One time there was a loud crash and the house seemed to lift up. My mother noticed that our kitchen curtains were on fire and she went out to beat them out. And I can remember screaming to her "come back! come back!" and she did after dousing the effect of the incendiary bomb that had fallen. My father came back every now and again and told us what was going on. The house next to us was partly destroyed, there was a crater in the road about fifty yards away, the corner-shop was hit with all its goods - tins, packages - all over the road. Strangely enough, though not surprising in those days, nothing was stolen. It was all left there.

I think it was the longest night of my life. There was ten hours of almost continual bombardment and it was terrifying. This was one night when we didn't look outside it was too dangerous. I can still smell this large pickle jar of pickled onions that was under my nose at the time. And it's always put me off ever since. My head and nose were close to it in this bunker under the stairs.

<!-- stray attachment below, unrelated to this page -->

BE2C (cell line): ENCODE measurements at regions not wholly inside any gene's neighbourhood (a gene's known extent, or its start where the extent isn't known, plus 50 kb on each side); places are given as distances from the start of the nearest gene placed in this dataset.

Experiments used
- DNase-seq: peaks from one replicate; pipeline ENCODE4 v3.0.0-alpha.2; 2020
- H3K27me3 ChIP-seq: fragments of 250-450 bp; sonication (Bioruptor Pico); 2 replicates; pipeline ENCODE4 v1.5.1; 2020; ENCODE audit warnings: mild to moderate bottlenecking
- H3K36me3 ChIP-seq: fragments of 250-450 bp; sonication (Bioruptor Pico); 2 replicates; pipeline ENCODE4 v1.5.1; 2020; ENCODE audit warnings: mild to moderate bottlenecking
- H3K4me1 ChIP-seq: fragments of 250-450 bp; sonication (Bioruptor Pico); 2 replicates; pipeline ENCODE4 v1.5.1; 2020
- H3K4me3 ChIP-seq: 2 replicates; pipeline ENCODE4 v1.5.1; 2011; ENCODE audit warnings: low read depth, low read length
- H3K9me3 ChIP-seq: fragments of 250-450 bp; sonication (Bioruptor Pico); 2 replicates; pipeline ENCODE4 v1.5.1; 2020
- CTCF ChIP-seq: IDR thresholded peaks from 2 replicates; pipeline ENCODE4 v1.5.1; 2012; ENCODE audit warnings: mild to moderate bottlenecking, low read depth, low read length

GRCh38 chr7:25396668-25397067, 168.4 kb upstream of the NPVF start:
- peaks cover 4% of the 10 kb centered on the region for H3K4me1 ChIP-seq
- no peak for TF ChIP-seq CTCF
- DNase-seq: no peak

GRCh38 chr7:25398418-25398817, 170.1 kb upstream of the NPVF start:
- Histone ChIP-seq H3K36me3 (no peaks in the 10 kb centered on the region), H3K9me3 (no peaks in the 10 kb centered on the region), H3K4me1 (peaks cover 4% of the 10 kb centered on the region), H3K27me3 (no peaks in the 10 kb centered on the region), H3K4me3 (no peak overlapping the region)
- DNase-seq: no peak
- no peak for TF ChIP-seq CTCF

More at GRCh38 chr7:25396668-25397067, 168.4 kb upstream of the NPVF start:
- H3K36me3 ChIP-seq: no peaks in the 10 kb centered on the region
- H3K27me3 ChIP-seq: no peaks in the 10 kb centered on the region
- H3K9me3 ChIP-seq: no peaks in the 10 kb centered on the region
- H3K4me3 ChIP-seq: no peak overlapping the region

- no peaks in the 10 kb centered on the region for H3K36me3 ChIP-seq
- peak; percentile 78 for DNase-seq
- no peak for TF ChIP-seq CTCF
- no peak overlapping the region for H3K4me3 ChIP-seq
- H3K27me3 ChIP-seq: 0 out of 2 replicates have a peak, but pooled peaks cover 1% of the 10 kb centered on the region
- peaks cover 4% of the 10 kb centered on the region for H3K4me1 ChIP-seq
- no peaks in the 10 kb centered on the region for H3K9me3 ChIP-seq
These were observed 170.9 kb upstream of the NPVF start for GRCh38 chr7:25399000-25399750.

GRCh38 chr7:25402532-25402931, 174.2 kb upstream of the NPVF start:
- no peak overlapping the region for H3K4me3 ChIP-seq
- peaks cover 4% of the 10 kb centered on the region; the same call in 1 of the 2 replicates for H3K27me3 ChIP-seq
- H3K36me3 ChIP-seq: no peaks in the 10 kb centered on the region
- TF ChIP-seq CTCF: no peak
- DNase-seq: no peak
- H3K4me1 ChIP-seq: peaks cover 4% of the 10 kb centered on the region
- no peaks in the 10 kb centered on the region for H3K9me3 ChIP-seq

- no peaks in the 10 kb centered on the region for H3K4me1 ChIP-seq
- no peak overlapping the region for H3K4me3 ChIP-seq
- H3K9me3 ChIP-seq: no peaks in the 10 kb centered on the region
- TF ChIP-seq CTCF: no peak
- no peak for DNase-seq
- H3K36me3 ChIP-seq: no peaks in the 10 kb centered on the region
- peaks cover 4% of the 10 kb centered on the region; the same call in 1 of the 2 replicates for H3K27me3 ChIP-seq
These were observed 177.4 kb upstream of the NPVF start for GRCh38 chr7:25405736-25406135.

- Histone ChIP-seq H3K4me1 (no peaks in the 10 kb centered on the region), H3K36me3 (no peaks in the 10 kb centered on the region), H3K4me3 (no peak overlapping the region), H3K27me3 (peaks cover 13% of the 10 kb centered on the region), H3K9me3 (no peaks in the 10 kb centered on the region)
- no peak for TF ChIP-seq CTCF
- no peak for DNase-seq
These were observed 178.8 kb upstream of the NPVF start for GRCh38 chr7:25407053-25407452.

The sound of the dive-bombers screaming was frightening. You also got to know the effect of a stick of bombs. A stick of bombs was when a bomber came over, opened its bomb doors and all the bombs dropped out one by one. So as they were approaching you, the bombs also approached one after the other, eight to ten bombs coming nearer and nearer going 'crumph...crumph...crumph' getting louder and louder, and you were just hoping that the last one hadn't got your name on it. But you could tell this sound of bombs getting nearer and all these bombs dropping. You worried a little bit about that I must admit.

The bombing gradually stopped at about six o'clock in the morning. There were hardly any sirens left to sound the all clear and there was no electricity at all. We emerged outside wide-eyed and tired to the smoke and the smell and the sight of destruction generally. The police and the ARP wardens were going from house to house to check on the living and the dead and securing possessions; there were many in the road which was full of pump hoses, craters, debris. Us and our neighbours were surveying the damage and we were beginning to secure windows and doors with mattresses, blankets and boards - mainly as a protection but also should the German bombers come back that night. We had no idea whether they would or not as it happened they didn't. I went over out of our little back yard and the Grand Union canal, which was right behind us, was normally about 15 feet deep in water and it was just a trickle of water. All the fire engines and the auxiliary fire pumps had just drained it fighting the fires all the way around us.